Managing the Risk of Workplace Violence to Healthcare and Community Service Providers - pamphlet
International evidence shows that violence in the Healthcare and Community Service sectors is a significant hazard that must be urgently addressed by employers, healthcare workers, their clients and the community at large.
Violent incidents involving healthcare providers are often under-reported. However, it is wrong to accept that exposure to violence is “just part of the job.” Acts of violence can cause both physical and long-term psychological injuries, such as loss of morale and confidence, or significant psychological stress. This, in turn, can lead to poor productivity, high staff turnover levels and a decline in service standards.
Violence in the Healthcare and Community Service sectors may never be completely eliminated, given the nature of the care these providers supply. However, employers, employees and others with duties under the Health and Safety in Employment Act 1992 can take all practicable steps to identify and manage these hazards without compromising patient care.
A Good Practice Guide has been prepared by the Occupational Health and Safety Unit of the Counties Manukau District Health Board and the Department of Labour that provides strategies all healthcare providers can use to help reduce incidents of violence in their workplaces.
Health Care Professionals
Health professionals, particularly community health care providers, mental health workers and social workers
Needs assessors, home care providers
Front line reception staff
Security, porter/orderly staff, family members, volunteer workers and teachers in healthcare environments
Violence can potentially occur in any part of a healthcare facility where members of the public and workers directly interact with each other. Examples include:
Health Care Providers
Hospitals and clinics, accident and emergency clinics, general practice clinics, alcohol and drug services
Aged care facilities, community-based residential services, residences for physically and intellectually disabled persons, home-care services , private homes
Day Care Centres
Drop-in centres, day programme centres, all-night shelters, education centres for physically and intellectually disabled persons; vocational services, e.g. community participation, supported employment and sheltered workshops
Youth offender homes; services provided under the Intellectually Disabled Compulsory Care and Rehabilitation legislation
The Good Practice Guide provides detailed information, and case studies, of strategies that can be used to minimize workplace violence. Examples of practicable steps that every organization should have include:
- Acknowledging and identifying hazards related to workplace violence
- Facility Design –ensuring that the premises used for these services (as far as is practicable) are designed for their purpose and meet appropriate standards.
- Training - training employees about potential warning signs or cues of violence before an incident occurs:
|Warning signs/cues of violence||Responses that may help diffuse violence|
|Repeated succession of questions||Appear calm, self-controlled and confident, confirming that you are addressing their concerns.|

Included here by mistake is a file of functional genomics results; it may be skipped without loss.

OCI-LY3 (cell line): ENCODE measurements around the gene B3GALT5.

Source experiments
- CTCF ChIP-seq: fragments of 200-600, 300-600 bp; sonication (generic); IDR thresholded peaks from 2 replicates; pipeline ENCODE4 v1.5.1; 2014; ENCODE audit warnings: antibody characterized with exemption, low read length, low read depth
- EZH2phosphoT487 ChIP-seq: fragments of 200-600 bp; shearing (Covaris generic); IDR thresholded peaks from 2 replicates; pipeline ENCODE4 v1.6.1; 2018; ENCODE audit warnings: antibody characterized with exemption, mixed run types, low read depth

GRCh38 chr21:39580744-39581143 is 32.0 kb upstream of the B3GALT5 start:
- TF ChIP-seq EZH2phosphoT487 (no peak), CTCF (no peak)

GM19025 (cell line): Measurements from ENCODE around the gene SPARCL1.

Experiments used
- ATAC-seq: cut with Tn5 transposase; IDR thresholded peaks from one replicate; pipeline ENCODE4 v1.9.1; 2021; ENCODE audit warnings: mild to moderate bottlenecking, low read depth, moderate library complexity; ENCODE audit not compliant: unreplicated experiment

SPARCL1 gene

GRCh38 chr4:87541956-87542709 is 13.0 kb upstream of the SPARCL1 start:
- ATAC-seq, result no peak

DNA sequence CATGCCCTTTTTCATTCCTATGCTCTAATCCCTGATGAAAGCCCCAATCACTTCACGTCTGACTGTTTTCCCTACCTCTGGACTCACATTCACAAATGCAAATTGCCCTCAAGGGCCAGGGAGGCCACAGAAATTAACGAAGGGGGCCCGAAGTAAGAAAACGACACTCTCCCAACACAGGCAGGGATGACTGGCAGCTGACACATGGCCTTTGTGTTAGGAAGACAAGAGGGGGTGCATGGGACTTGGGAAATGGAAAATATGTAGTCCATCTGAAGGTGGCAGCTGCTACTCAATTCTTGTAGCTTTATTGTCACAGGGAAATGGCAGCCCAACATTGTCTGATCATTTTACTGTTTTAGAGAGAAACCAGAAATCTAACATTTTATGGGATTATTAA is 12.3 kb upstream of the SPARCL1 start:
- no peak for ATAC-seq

|Using another language in an aggressive manner||Identify language origin and locate interpreter to assist.|
|Using obscenities or sarcasm||Do not match their language.|
- Information Transfer – Ensuring that information about each client is available to caregivers and is sent with the client onward to other carers.
- Employee Participation - involving employees in the application of the Good Practice Guide.
- Management Plans – ensure that the response to violence or potential violence is taken into account in client care plans
The Guide provides detailed information on many other opportunities to minimize violent incidents in healthcare environments:
Deploying caregivers in tasks
- Job design
- Work organisational practices
- Security arrangements
- Lone working arrangements
- Enough staff to work safely
- Pre-employment selection criteria
- Employee education, training and supervision
- Supervisor and management training
- Situation monitoring
- Employee participation in health and safety
- Employee responsibilities for health and safety
- Personal protective equipment
- Well-rehearsed emergency response plans
- Security arrangements
The Guide also provides management information for use after a violent incident has occurred.
The Guide contains a number of assessment forms that healthcare providers can adapt for their own use. A number of scenarios have been developed as examples using these forms, including:
- Elderly Care Unit
- Maternity Services
- Mental Health Unit
The Guide has also reproduced, with permission, examples of violence prevention policies from an Australian hospital.
The Guide promotes a “zero tolerance” approach to violence against staff. The Department of Labour encourages all Healthcare Service Providers to download the Good Practice Guide, and with the assistance of employees, use the principles in this document to successfully manage this serious problem in the healthcare sector.
For further information on health, safety, employment and immigration issues, visit the Department of Labour website at www.dol.govt.nz, or phone our toll-free number 0800 20 90 20.